KARACHI: Pakistan’s finance minister Ishaq Dar said on Wednesday a dedicated wing would soon be established at the State Bank of Pakistan (SBP) to ensure the country’s transformation into an interest-free economy to comply with a ruling of the Federal Shariat Court (FSC) earlier this year.
The FSC directed the government in April to eliminate riba, or interest, within five years while pointing out its prohibition was absolute in all forms and manifestations in Islam.
The finance minister said his government was committed to transforming Pakistan’s banking system by December 2027, adding it would up the special wing at the SBP to expedite the process.
“A wing would be formed at the SBP and I will notify the formation of wing within a week,” Dar said while addressing at a seminar on the prohibition of riba in Karachi.
“We can’t establish a ministry [to oversee the economic transformation] which is also not needed,” he continued while emphasizing that the role of the central bank was “pivotal” in Islamizing the banking system of the country.
Referring to the deadline set by the court, the finance minister said the conversion of the banking system was doable within five years.
“This is not the work that can’t be done in five years,” he said while asking the Securities and Exchange Commission of Pakistan (SECP) along with the central bank to diligently work on the project.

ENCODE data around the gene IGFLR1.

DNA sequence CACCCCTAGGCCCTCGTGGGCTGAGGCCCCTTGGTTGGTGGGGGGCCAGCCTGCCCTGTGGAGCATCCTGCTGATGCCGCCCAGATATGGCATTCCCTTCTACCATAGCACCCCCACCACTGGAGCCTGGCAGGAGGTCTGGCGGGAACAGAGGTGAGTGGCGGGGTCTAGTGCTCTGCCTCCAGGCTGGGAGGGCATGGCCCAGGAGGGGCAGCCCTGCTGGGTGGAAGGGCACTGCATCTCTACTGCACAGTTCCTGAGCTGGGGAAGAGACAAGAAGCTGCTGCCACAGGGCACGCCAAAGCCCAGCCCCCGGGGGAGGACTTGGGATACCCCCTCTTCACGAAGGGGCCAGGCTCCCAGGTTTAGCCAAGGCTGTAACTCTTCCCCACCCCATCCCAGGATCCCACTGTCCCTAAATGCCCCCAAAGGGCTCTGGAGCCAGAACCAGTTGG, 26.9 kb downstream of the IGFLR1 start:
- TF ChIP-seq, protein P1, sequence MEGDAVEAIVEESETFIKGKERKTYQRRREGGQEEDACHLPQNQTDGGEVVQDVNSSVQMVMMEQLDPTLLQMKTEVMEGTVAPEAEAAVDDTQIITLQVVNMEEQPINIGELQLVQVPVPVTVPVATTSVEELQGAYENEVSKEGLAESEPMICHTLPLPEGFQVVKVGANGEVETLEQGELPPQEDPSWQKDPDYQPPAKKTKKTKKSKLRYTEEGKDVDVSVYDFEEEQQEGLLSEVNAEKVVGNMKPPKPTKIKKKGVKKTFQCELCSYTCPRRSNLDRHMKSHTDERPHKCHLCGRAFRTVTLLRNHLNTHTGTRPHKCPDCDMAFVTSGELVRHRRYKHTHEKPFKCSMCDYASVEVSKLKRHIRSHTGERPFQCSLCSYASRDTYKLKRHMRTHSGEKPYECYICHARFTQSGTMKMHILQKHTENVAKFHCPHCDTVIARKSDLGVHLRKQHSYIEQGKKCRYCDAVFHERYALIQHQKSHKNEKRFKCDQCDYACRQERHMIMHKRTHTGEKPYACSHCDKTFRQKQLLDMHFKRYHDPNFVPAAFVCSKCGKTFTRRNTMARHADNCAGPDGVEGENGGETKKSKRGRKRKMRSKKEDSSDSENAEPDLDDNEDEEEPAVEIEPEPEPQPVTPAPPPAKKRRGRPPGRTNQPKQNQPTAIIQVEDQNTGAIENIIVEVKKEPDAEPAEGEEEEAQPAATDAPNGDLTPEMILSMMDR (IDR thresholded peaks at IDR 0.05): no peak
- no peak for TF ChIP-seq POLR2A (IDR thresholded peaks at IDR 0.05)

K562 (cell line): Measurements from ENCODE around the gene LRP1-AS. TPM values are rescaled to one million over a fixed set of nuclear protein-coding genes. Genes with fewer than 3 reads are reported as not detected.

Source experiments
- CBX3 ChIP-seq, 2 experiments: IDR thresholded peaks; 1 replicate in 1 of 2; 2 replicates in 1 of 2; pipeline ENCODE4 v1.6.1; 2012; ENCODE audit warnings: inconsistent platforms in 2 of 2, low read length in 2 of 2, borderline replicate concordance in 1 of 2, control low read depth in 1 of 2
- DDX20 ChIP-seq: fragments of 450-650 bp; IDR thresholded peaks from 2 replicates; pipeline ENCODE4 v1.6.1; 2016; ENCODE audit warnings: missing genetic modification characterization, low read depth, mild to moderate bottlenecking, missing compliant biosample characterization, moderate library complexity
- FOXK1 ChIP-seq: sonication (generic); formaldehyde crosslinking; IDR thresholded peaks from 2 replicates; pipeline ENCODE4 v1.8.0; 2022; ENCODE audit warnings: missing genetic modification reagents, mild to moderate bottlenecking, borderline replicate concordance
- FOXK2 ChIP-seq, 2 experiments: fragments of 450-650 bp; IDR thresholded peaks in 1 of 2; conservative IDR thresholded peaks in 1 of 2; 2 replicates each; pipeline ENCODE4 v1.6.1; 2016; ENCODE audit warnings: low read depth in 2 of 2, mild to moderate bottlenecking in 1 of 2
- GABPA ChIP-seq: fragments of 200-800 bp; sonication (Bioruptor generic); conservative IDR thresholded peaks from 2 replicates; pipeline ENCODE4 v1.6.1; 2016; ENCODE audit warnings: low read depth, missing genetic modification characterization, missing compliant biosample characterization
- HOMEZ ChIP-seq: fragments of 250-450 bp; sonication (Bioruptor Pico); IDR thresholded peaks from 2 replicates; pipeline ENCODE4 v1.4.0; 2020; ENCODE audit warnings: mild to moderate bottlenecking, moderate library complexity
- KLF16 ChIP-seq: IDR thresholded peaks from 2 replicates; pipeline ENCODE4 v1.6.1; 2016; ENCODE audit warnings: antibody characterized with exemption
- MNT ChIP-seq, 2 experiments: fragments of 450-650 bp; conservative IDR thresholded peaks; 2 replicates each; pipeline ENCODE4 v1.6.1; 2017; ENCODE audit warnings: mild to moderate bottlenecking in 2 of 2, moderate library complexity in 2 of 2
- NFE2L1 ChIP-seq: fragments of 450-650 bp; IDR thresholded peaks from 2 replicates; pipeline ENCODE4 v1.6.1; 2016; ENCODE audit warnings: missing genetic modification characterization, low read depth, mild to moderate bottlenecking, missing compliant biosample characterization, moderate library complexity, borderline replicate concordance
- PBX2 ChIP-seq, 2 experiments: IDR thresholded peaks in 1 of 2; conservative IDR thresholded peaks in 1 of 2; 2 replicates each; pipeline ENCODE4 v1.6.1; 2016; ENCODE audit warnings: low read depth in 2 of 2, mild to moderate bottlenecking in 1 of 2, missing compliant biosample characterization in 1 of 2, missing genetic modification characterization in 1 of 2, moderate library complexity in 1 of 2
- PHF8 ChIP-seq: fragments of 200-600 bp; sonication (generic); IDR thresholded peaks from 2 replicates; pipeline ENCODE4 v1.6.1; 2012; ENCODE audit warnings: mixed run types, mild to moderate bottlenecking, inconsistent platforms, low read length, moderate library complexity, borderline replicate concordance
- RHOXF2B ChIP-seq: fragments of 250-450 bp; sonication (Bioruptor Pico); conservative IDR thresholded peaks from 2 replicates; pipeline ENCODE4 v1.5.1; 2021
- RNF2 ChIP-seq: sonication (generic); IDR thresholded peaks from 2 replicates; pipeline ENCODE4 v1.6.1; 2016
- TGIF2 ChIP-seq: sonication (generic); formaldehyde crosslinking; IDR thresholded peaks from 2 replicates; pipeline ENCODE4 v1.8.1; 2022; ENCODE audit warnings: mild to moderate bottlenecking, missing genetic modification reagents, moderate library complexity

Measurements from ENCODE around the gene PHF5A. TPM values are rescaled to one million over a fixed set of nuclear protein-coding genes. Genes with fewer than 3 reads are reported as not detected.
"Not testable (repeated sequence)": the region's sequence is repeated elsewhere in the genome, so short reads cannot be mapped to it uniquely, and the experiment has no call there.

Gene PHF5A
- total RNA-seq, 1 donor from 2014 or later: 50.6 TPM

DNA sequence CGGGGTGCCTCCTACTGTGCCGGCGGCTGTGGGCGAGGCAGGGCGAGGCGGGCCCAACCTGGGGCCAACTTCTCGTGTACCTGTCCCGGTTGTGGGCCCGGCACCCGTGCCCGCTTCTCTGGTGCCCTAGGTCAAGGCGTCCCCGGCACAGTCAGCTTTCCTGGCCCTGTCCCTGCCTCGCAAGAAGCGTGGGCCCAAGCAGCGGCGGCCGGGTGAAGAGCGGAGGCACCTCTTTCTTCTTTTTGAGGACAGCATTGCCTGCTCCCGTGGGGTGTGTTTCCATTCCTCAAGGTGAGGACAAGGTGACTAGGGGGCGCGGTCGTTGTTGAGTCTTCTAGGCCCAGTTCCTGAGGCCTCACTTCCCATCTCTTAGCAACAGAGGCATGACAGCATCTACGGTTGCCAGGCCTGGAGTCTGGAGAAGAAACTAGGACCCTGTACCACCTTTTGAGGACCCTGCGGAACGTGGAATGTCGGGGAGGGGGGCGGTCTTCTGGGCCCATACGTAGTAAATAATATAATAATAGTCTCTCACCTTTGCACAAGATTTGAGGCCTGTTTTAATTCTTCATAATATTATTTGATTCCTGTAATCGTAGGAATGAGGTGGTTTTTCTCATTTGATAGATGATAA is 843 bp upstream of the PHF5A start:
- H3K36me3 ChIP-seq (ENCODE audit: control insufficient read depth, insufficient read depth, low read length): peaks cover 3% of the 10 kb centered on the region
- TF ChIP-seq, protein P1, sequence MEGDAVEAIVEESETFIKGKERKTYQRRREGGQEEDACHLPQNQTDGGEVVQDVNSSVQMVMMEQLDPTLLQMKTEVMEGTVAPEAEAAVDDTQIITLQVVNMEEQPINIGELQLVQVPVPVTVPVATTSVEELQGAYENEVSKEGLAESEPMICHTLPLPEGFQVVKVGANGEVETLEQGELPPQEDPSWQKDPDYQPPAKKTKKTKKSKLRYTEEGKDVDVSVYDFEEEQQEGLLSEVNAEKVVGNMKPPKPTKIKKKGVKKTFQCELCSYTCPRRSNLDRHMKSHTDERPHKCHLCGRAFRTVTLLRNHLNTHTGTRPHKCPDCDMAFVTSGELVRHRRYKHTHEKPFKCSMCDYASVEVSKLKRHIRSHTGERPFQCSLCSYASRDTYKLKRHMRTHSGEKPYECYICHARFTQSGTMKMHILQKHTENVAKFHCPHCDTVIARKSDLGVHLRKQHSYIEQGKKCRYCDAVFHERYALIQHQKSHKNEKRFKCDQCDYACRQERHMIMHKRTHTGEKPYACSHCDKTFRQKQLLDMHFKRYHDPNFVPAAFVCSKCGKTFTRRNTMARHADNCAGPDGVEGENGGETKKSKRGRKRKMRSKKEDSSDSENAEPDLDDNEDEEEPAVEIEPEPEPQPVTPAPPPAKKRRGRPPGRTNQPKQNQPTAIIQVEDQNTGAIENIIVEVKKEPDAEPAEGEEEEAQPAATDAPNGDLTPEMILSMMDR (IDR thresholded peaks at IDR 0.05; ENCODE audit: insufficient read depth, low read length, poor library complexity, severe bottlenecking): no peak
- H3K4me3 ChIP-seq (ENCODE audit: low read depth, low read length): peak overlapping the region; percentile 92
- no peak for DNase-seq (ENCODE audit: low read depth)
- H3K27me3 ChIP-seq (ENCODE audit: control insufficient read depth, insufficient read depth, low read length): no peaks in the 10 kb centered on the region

“A base has already been established as the share of Islamic banking in terms of the overall assets and deposits has surged by 20 percent and 21 percent, respectively, of the overall banking sector,” he added.
The finance minister noted that significant progress had been made in relation to the Islamization of Pakistan’s banking system during his government’s previous tenure, adding that things came to a halt due to political instability in the country.
“Today the financial share of the Islamic banks would have been 40 percent instead of 20 percent,” he said.
Earlier, the SBP governor, Jameel Ahmad, noted the demand for Islamic banking services was far greater than the conventional ones. He added the central bank was therefore taking more “measures to meet the growing demand.”
“We have already commenced work on a transformation plan to shift to Islamic banking,” Ahmed said.
He informed a high-level working group of officials from the SBP, SECP and finance ministry had been formed and activated which was responsible for developing Sukuk structures.
Ahmed said that Pakistan currently had five full-fledged Islamic banks offering a wide range of products and their annual growth rate over the last five years in terms of their assets and deposits had been 25 percent and 22 percent, respectively.
This, he noted, was far higher than most conventional banks.
Speaking at the seminar, Mufti Taqi Usmani, a prominent Islamic scholar, appreciated the government’s decision to withdraw appeals against the FSC decision which had earlier been filed in the Supreme Court.
Usmani asked the finance ministry to take practical steps to move toward an interest-free system in the country while pointing out that some private banks had yet not withdrawn their petitions against the FSC ruling.
Political and religious leaders, including Maulana Fazlur Rehman, chief of Jamiat-e-Ulema-e-Islam, and Siraj-ul-Haq, emir of Jamaat-e-Islami party, also participated in the seminar.